Weeks later, when Mumbai suffered a prolonged period of communal violence, Baba and Tai went and parked themselves near Behrampada, one of the worst-affected areas. This allowed him to rush there in the middle of the night to oppose Shiv Sena workers who were preventing the fire brigade from reaching burning homes. He could not stop the riots but he could be with the suffering. Having witnessed all this, Baba returned to Kasravad a deeply saddened man.

Such experiences have brought Baba ever closer to Christ. Echoing in his consciousness is the sound of Christ's lute falling from his hand, as the Roman soldiers nailed him to the cross:

The Cross on which you spent your last breath has become to me not a sign that your service has come to an end, I see in it the sum of all that gives value to our life. To me it is not a symbol of violence wrought on you. To me it has become the voice of compassion.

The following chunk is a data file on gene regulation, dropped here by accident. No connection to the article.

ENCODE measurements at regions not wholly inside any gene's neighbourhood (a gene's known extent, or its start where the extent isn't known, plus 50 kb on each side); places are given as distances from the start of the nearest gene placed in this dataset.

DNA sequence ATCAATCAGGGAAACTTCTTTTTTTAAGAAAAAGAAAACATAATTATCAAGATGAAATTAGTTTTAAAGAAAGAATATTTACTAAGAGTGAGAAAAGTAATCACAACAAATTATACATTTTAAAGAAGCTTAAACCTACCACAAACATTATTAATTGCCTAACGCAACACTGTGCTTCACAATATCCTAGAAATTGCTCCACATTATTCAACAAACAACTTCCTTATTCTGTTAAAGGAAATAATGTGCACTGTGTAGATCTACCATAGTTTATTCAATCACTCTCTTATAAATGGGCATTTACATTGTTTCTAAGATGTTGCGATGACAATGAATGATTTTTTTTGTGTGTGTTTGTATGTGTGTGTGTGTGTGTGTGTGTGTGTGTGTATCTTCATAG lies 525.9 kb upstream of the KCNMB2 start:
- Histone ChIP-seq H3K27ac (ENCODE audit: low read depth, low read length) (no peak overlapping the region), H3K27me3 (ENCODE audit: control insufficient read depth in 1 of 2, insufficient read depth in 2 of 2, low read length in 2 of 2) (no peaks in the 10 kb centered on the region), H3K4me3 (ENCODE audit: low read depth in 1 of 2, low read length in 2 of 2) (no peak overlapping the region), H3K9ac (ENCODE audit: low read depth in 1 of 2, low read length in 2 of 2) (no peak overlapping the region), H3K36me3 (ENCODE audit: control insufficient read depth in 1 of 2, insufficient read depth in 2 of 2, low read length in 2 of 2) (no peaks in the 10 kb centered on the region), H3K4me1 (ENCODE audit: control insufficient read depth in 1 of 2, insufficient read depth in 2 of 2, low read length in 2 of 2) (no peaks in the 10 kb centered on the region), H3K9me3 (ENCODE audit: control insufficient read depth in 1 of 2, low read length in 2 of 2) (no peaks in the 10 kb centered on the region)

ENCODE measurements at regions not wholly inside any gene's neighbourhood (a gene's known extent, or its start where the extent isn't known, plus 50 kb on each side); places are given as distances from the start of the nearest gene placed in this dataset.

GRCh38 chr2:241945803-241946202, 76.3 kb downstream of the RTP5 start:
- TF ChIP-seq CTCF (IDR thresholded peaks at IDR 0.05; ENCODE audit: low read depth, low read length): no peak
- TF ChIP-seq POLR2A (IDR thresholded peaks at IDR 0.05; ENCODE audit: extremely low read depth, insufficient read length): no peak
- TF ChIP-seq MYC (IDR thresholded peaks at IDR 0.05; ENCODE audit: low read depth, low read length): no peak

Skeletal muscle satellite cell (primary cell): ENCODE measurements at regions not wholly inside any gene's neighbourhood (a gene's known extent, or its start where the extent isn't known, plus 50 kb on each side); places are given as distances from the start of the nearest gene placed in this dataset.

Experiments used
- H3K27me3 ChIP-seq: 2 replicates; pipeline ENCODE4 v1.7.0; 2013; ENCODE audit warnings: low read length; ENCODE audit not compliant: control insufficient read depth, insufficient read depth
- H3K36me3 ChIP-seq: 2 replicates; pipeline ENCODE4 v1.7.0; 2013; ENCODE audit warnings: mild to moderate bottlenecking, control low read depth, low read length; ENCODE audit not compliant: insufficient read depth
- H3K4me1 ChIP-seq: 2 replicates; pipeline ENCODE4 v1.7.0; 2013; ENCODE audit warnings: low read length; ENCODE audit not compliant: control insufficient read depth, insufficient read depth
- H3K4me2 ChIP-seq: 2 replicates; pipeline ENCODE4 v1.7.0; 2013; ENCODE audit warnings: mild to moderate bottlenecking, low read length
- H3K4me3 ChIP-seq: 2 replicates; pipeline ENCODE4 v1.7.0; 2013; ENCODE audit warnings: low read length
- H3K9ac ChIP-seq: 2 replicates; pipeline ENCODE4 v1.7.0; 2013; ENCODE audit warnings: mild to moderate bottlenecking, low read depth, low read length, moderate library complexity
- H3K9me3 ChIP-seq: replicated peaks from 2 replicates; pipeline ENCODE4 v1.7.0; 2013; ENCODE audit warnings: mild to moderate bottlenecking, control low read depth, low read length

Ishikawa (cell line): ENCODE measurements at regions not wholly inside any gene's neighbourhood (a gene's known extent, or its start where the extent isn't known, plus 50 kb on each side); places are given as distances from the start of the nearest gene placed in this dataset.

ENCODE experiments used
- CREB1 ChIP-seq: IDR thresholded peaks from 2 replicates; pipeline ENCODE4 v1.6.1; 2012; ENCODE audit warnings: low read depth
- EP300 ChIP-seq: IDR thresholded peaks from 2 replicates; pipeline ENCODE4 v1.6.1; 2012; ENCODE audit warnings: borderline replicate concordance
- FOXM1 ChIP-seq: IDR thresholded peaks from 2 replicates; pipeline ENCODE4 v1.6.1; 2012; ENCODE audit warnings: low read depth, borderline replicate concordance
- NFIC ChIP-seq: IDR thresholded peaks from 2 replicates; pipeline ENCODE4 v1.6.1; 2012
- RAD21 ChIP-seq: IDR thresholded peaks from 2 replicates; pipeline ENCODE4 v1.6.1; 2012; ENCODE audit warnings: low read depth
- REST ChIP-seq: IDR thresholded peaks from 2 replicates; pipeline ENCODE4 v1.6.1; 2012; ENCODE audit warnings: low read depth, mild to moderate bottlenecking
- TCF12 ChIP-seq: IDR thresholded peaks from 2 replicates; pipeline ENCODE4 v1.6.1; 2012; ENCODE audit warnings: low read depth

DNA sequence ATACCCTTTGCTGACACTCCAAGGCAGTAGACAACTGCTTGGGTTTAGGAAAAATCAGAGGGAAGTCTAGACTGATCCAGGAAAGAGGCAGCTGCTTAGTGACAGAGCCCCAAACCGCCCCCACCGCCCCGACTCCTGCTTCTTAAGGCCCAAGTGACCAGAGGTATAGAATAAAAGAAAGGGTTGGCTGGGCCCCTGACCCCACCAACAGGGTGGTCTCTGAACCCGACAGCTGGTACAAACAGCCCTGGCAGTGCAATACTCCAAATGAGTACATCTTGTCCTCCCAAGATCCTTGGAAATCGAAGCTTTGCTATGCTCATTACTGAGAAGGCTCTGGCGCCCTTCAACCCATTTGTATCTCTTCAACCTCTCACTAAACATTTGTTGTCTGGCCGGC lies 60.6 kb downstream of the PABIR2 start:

The Cross ... asks us to yield up the love of life for the life of love, to back our conscience with our blood. Where there is fear there is no love. Fear of leprosy, fear of loneliness in the tribal belt, this scarecrow of fear cannot be allowed to guide your conscience. Everyone should attempt to walk in the shadow of that Cross. That means you are in the company of that life which scuttled itself to save carry the others. I haven't the arrogance to say I can carry the mighty load of His Cross, but I do try to walk in its shadow. He wants to carve your life like a crucifix. Every calamity is a crucifixion, crucifying your ambition, your lust. Each is a tiny lesson, and then the imprint of the crucifixion is on your life. What is your plan of sacrifice today? You and I, petty souls, sacrifice for our children. Christ sacrificed for tomorrow's whole world. Whenever I see slum-dwellers, with their hunger and poverty, that obscene poverty, I feel He is crucified like that. When I come across a person suffering from leprosy, foul-smelling, ulcerous, I can see the imprint of His lips, His kiss. What did they not do to sufferers of leprosy in His time, yet the carpenter's son cared for them and touched them. That hand is an emblem for me, that hand which cared for the loneliest and the lost. The Christian is ... he who not only lights the darkest corner in the world but also the darkest corner in his own heart.